On November 28, 2008, Charles Krauthammer wrote the following:
In the old days — from the Venetian Republic to, oh, the Bear Stearns rescue — if you wanted to get rich, you did it the Warren Buffett way: You learned to read balance sheets. Today you learn to read political tea leaves. You don’t anticipate Intel’s third-quarter earnings; instead, you guess what side of the bed Henry Paulson will wake up on tomorrow.
Today’s extreme stock market volatility is not just a symptom of fear — fear cannot account for days of wild market swings upward — but a reaction to meta-economic events: political decisions that have vast economic effects.
As economist Irwin Stelzer argues, we have gone from a market economy to a political economy.
Krauthammer cites a number of decisions made at the time regarding bank bailouts that sent stocks up and down in drastic fashion. Yet his comments could have just as easily have been made today. From a Wall Street Journal online discussion on Monday:
Nursing-home operators lost as much as much as half their market value Monday after Medicare said it would reduce reimbursement rates to those facilities by 11.1% over the next fiscal year.
This reaction happened because the Centers for Medicare and Medicaid Services (CMS) announced on Friday (remember, the government often hides bad or controversial news by releasing it on a Friday) it would reduce reimbursement rates in order to save Medicare money.
The Nasdaq link has a short video that explains the full situation, and is worth watching in full.
Meanwhile, however, also on Monday, “major health insurers” saw their stock prices increase after trading hours ended because of another decision by CMS, according to Nasdaq:
The impetus for this after hours rally, according to Reuters, was an announcement by CMS that it will increase Medicare Advantage reimbursement rates 3.3 percent in 2014. In February, the CMS had said it would decrease rates by 2.3 percent.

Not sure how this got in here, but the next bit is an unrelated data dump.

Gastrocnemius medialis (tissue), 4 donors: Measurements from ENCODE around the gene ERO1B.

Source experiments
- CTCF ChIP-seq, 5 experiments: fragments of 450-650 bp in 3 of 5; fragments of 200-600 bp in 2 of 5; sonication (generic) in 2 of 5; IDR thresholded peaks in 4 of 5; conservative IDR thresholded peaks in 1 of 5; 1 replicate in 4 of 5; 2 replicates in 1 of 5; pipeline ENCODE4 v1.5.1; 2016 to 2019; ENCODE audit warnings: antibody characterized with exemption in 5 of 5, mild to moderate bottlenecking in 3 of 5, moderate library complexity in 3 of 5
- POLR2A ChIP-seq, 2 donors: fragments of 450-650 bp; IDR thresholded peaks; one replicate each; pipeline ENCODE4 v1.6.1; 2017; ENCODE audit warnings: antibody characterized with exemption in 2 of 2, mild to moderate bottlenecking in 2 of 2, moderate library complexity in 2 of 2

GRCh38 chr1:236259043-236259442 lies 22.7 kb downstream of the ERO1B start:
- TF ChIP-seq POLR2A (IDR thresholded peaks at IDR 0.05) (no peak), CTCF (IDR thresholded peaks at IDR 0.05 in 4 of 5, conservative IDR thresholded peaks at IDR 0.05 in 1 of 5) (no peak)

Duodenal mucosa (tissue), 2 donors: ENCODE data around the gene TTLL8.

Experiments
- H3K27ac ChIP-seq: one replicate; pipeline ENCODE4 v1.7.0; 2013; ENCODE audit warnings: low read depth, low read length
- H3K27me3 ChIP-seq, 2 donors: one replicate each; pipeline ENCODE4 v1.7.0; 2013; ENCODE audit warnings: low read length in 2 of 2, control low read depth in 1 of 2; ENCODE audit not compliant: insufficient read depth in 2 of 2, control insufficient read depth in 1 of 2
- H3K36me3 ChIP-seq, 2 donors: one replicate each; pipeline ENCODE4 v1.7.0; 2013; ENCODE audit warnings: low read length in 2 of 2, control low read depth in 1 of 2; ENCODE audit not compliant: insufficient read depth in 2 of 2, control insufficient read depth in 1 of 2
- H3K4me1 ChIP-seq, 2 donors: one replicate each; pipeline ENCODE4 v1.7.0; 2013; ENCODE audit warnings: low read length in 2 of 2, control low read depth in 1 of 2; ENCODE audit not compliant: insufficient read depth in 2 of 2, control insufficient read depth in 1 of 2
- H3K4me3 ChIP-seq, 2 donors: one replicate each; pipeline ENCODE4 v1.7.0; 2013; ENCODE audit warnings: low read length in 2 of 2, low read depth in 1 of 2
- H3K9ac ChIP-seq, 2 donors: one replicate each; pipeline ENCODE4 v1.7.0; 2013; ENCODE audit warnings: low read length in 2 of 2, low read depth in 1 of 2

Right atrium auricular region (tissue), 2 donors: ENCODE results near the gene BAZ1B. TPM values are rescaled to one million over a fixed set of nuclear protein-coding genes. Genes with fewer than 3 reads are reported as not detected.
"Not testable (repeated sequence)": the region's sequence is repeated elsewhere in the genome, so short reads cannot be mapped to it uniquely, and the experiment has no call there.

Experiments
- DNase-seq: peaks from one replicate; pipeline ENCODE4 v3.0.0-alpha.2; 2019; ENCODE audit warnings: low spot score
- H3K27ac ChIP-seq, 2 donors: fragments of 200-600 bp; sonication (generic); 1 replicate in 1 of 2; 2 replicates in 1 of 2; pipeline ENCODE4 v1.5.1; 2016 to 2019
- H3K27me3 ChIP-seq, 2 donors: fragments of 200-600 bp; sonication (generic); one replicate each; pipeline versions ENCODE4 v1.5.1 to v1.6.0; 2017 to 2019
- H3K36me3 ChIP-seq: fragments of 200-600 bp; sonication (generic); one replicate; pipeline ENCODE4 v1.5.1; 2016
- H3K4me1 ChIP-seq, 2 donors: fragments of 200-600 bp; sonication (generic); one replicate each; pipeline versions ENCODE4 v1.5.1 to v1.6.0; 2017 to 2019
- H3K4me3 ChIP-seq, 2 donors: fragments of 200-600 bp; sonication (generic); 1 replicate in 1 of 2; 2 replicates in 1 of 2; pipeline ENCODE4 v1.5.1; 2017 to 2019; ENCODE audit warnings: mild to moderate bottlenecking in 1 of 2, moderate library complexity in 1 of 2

The proposed decrease was due to efforts by the Obama administration to reduce how much money it pays private insurers.
Monday’s reversal follows weeks of intense lobbying of the government from both the health insurance industry and members of Congress.
Some insurers even hinted they would discontinue their Medicare Advantage plans for 2014 if the government continued to insist on the reimbursement decrease.
In March, a bipartisan group of senators expressed concerns about insurers dropping out of the Medicare Advantage market and “The Coalition for Medicare Choice” launched a media attack against the cuts through television and social media.
In announcing its change of heart, CMS said the decision came “after careful consideration of public comments.”
When you have a government running out of money in charge of a program that has overpromised its financial benefits, this is an expected result. When you increase the size and cost of the government’s influence in health care it is harmful to the nation writ large.
It’s not just health care. The auto industry, banks, and energy sector (oil, natural gas, and “green” energy industries alike), among other swaths of the American economy, are increasingly reliant on government decisions instead of decisions by consumers in their respective markets. Rather than compete against each other for the privilege of your dollar, they compete for the best lobbyist to convince a Congressman, Senator or bureaucrat to bestow his or her magic wand of government.
Meanwhile, America’s economy continues to suffer, Washington grows ever more powerful, and Medicare continues to go bankrupt. Where are the real solutions? They aren’t found in Washington.